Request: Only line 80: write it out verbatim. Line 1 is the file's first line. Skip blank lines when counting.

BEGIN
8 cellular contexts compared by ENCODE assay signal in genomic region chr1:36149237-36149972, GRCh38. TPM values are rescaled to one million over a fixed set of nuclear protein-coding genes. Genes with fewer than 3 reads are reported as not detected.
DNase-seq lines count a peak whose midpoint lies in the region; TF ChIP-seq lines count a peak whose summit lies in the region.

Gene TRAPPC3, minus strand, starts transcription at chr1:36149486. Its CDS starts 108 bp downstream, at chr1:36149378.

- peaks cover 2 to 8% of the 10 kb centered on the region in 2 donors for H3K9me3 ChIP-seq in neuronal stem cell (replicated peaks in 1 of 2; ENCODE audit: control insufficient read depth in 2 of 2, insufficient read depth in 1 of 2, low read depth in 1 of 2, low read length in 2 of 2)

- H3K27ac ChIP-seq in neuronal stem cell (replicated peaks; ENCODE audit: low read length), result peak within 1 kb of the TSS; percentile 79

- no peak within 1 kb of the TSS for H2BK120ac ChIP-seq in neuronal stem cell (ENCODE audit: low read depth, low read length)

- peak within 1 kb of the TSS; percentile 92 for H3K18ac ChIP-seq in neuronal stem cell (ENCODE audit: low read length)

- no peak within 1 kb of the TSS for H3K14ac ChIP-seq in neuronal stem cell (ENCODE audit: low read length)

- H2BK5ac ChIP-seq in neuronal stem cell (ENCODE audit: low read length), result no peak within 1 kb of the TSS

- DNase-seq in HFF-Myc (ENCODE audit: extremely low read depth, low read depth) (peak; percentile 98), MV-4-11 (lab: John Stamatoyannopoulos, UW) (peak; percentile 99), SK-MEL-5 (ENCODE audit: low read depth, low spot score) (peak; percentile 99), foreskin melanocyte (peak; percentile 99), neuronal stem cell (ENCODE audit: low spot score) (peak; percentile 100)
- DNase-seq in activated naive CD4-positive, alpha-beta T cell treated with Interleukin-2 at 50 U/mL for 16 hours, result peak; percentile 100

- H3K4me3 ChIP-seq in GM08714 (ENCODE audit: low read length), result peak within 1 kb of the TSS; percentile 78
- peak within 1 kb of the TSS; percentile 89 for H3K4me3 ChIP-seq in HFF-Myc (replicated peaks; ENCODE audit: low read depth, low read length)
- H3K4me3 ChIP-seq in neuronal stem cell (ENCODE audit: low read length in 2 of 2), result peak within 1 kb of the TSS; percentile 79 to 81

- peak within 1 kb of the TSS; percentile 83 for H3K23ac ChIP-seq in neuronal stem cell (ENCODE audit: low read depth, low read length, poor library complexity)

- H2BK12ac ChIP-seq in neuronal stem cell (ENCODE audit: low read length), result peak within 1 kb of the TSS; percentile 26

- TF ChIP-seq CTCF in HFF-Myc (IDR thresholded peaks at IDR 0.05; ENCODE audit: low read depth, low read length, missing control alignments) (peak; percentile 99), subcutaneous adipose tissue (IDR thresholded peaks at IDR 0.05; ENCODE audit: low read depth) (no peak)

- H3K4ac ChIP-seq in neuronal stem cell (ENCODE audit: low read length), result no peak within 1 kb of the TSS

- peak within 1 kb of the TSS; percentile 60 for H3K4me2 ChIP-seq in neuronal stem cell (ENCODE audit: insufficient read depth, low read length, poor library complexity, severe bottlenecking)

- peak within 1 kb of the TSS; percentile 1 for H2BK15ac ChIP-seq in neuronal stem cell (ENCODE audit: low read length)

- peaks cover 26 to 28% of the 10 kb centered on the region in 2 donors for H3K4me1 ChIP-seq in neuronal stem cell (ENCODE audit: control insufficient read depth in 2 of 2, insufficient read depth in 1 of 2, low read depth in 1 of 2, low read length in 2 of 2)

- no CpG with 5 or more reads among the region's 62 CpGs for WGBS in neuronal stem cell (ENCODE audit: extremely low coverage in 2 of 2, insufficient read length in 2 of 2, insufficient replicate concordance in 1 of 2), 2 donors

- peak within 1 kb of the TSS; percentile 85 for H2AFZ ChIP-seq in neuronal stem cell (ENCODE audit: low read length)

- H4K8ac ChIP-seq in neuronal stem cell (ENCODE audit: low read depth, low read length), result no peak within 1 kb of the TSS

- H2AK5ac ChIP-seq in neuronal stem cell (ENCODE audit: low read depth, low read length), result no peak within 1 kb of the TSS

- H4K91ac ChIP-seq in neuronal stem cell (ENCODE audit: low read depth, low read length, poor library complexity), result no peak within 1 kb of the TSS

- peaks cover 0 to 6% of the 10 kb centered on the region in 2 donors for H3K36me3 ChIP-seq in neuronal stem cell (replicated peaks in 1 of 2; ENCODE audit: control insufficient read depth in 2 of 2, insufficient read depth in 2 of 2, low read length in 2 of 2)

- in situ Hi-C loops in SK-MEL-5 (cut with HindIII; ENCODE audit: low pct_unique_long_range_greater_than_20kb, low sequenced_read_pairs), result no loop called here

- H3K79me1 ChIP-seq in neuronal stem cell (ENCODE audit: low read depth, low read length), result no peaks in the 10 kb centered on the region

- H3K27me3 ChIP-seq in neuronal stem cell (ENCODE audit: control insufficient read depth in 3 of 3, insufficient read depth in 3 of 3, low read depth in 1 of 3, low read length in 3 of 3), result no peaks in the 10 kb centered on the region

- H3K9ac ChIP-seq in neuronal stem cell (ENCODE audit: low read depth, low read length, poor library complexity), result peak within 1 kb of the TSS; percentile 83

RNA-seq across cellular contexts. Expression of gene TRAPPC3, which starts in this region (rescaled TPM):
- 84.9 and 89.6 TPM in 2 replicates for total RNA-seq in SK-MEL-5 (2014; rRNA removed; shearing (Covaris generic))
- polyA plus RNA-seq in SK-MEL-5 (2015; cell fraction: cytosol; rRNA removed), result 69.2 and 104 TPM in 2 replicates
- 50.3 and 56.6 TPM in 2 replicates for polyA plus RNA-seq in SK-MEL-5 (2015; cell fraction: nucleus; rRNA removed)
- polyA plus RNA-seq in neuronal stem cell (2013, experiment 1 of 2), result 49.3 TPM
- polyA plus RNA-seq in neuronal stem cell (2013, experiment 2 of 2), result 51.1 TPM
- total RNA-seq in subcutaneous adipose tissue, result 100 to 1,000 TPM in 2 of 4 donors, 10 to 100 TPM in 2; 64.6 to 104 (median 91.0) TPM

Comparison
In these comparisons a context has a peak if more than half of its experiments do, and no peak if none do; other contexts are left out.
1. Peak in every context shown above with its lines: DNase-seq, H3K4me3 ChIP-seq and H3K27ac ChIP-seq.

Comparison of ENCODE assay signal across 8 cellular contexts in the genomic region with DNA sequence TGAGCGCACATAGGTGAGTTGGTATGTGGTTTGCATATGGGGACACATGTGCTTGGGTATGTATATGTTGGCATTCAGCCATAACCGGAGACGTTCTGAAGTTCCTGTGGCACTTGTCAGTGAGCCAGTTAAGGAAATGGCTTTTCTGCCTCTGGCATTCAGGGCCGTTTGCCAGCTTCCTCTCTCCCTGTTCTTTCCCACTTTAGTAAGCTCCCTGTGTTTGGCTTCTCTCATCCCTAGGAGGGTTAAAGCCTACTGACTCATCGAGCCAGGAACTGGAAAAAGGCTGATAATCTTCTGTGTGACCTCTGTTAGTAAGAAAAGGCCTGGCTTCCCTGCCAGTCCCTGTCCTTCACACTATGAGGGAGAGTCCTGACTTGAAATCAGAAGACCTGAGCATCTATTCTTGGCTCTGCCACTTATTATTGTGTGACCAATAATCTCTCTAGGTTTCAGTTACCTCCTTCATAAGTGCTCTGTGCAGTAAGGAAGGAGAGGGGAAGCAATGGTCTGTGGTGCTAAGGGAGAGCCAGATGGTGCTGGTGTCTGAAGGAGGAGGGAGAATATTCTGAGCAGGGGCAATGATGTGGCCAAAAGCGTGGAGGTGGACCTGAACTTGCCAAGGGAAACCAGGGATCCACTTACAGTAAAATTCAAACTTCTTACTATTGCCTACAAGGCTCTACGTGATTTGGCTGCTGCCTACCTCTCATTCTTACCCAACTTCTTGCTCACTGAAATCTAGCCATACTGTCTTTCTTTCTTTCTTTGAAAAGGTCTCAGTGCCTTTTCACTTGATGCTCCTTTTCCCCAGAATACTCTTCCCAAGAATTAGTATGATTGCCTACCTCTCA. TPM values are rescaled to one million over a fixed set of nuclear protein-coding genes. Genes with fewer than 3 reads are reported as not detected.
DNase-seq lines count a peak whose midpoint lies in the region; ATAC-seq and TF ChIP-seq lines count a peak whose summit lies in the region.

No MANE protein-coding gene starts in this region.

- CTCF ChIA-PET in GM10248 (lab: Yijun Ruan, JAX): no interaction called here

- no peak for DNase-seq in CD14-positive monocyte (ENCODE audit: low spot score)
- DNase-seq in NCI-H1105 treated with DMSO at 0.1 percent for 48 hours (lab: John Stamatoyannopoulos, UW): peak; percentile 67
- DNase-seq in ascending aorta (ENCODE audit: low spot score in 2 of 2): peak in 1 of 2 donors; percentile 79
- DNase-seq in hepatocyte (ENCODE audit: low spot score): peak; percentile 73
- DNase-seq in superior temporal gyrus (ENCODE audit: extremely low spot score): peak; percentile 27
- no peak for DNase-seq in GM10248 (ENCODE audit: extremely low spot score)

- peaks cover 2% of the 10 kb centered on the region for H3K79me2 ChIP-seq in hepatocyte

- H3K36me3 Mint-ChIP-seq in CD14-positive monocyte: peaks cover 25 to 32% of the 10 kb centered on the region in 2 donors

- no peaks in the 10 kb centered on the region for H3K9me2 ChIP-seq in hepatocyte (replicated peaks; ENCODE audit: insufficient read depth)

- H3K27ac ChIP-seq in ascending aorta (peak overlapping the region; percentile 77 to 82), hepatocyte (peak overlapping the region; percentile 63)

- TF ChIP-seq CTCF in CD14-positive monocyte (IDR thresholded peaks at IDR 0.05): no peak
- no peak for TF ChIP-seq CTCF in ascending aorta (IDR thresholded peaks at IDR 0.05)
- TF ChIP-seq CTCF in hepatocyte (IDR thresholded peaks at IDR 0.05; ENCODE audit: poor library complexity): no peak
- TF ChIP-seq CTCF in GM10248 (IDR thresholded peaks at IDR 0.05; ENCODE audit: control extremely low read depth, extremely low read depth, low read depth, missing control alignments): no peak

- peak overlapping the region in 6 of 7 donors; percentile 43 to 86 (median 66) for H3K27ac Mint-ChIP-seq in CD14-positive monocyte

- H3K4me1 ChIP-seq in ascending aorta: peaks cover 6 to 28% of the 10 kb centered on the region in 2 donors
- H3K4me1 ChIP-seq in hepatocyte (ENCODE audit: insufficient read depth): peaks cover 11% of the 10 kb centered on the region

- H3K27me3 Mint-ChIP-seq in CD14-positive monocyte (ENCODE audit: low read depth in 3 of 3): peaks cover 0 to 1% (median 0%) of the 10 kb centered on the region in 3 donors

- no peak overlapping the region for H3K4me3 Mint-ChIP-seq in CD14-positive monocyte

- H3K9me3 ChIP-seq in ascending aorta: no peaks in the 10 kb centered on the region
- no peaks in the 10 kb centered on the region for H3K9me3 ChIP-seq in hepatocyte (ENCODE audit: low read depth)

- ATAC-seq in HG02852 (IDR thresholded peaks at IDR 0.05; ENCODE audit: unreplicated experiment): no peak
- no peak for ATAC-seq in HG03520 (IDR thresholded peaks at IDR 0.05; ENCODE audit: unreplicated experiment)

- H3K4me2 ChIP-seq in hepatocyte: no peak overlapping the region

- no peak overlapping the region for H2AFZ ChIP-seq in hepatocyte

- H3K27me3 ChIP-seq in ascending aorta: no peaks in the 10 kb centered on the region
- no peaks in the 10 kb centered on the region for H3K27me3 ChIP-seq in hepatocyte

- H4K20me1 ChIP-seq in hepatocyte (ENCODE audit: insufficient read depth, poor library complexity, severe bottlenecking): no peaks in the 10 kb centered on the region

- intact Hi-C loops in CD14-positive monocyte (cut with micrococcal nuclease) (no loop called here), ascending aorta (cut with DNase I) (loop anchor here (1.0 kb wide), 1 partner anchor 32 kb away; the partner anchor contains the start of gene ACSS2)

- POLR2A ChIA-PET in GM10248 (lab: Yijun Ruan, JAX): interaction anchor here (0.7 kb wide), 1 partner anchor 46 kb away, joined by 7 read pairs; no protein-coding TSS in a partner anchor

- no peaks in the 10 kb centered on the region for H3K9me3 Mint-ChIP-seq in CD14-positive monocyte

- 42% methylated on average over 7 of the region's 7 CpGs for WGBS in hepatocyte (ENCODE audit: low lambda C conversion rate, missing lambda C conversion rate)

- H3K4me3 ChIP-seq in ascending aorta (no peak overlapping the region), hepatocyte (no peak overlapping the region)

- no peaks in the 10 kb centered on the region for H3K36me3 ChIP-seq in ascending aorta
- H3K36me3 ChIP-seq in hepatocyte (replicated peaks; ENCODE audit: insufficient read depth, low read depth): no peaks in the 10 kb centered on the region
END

- H3K36me3 ChIP-seq in hepatocyte (replicated peaks; ENCODE audit: insufficient read depth, low read depth): no peaks in the 10 kb centered on the region